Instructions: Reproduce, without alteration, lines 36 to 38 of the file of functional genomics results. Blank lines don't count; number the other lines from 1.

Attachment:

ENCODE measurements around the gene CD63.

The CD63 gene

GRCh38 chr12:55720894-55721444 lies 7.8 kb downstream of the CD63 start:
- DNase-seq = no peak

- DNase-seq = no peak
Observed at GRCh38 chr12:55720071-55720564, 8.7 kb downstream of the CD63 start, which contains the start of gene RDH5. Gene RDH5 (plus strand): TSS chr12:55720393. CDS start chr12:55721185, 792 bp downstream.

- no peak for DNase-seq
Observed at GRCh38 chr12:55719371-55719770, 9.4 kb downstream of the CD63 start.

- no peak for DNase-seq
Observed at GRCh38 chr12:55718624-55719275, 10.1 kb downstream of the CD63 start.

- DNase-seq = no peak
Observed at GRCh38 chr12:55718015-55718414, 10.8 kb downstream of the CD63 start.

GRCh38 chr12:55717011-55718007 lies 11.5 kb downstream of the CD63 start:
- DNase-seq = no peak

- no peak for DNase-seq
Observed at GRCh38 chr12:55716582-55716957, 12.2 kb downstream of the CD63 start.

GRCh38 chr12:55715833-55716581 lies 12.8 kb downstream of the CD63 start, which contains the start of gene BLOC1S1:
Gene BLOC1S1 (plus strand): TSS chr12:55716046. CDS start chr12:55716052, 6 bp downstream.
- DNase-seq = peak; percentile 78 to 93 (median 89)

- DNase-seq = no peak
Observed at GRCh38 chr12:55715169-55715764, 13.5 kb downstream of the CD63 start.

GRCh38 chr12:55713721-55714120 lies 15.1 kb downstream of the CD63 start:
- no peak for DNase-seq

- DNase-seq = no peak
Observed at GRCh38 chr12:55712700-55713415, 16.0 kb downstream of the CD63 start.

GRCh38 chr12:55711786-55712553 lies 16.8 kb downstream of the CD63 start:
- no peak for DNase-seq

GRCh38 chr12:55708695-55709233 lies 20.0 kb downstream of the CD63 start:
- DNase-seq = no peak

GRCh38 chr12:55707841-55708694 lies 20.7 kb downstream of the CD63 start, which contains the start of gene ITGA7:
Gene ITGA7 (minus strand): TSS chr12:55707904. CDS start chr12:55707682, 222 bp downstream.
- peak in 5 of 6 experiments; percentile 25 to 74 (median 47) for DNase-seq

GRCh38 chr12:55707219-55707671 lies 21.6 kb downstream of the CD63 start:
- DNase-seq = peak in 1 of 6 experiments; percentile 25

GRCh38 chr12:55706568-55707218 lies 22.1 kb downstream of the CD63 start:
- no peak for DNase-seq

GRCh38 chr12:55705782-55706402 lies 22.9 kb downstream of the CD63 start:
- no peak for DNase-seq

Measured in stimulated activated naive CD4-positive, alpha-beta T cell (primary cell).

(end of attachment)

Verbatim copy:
- no peak for DNase-seq

GRCh38 chr12:55705782-55706402 lies 22.9 kb downstream of the CD63 start:
- no peak for DNase-seq